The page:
In Israel, illegal settlers kill indigenous Palestinians believing God unequivocally gave Jews the West Bank, citing Genesis 13:14-17. But it is unfair to implicate Jewish leaders or Judaism for the crimes of those with an intolerant view of others. Atheists do not escape scot-free either. The “anti-theist” Stephen Hicks from the January 2016 Chapel Hill shootings of three Muslims and Chris Harper from the 2015 Oregon killings of Christians are but two of many anti-religious people who commit acts of violence, but atheists collectively are never called to account.
Therefore, it may be high time to introspectively question: why is the onus unevenly on Muslims alone?
Individuals who commit heinous acts of violence are misguided into thinking they are doing it for God and religion.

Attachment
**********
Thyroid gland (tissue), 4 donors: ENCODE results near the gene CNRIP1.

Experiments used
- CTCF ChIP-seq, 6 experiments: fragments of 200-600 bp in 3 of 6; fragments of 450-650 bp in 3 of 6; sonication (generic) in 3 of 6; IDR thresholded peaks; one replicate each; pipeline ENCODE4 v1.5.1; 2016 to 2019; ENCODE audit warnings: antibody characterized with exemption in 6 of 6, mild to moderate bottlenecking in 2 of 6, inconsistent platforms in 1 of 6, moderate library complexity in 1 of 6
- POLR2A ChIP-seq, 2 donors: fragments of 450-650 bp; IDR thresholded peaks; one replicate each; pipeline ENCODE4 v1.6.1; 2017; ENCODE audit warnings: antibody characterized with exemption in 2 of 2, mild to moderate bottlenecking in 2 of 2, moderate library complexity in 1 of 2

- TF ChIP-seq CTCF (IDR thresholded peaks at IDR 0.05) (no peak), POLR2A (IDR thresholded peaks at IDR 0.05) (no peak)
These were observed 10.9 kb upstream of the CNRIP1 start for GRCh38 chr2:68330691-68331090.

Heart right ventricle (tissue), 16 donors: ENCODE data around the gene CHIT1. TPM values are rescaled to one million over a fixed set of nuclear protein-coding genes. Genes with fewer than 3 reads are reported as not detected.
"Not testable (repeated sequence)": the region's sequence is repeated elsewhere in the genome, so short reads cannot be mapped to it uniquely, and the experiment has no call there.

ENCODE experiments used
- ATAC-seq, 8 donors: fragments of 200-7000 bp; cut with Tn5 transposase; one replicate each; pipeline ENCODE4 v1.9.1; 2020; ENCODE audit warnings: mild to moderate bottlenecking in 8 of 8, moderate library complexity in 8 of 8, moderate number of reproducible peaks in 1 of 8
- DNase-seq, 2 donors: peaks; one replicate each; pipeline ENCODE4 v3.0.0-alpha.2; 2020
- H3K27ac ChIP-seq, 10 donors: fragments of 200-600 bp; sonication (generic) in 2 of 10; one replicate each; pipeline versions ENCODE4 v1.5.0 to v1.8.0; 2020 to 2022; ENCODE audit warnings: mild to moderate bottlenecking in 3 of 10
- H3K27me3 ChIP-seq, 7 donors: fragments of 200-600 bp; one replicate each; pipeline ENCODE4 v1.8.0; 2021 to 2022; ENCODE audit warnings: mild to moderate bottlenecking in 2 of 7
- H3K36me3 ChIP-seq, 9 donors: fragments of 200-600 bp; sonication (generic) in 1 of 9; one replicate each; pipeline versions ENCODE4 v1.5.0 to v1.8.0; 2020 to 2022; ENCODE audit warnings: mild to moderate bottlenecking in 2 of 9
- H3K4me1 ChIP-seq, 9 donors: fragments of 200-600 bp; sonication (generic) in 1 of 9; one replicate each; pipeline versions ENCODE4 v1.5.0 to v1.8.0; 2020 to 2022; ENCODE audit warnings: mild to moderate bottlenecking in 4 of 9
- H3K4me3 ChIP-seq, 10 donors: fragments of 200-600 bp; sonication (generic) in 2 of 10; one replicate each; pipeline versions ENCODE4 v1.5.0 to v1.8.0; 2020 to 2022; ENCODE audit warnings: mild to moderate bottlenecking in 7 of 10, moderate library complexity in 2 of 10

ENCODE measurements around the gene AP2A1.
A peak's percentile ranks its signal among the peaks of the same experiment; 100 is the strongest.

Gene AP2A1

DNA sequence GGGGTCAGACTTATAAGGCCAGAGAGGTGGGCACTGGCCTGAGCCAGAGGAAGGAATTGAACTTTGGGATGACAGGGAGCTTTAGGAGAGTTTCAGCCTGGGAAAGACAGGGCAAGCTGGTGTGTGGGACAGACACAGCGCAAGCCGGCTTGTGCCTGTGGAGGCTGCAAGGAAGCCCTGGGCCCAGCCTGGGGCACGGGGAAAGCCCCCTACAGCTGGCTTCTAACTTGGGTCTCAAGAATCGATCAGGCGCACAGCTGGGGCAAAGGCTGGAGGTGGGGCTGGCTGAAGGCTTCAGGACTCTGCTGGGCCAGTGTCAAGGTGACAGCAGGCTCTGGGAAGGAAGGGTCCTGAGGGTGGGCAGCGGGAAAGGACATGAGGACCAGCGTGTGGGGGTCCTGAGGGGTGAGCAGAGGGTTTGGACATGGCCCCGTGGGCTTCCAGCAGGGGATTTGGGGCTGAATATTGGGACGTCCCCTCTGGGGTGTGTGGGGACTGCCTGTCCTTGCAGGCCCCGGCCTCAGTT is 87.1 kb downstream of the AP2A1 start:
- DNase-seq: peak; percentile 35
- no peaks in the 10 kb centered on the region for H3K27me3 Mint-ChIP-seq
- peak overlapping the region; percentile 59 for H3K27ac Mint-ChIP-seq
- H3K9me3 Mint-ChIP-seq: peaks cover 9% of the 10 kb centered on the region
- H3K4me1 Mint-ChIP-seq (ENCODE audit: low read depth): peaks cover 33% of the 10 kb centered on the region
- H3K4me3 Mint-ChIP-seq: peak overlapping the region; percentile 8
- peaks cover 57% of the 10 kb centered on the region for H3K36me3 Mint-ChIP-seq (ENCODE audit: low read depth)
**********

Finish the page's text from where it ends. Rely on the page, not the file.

The sooner we understand this simple fact, the sooner those who live in glass houses will stop throwing stones.
Jamal M. Ashraff, Tsim Sha Tsui
Buying to beat stress only creates clutter
I refer to the letter from Ip Sing-leong (“Shopping not best way to beat stress”, May 31).
People nowadays lack self-control and keep on buying things they may not ever need. They just think that the excitement of shopping is the most suitable “solution” for them to deal with their stress.
Apart from clothes that they don’t really need, people may also be drawn to attractive small furnishings and buy them without thinking, as it may help them forget their depression for a while. But all this only adds to the clutter in their homes.
Exercising is a much more effective way to relieve stress, listening to music is another.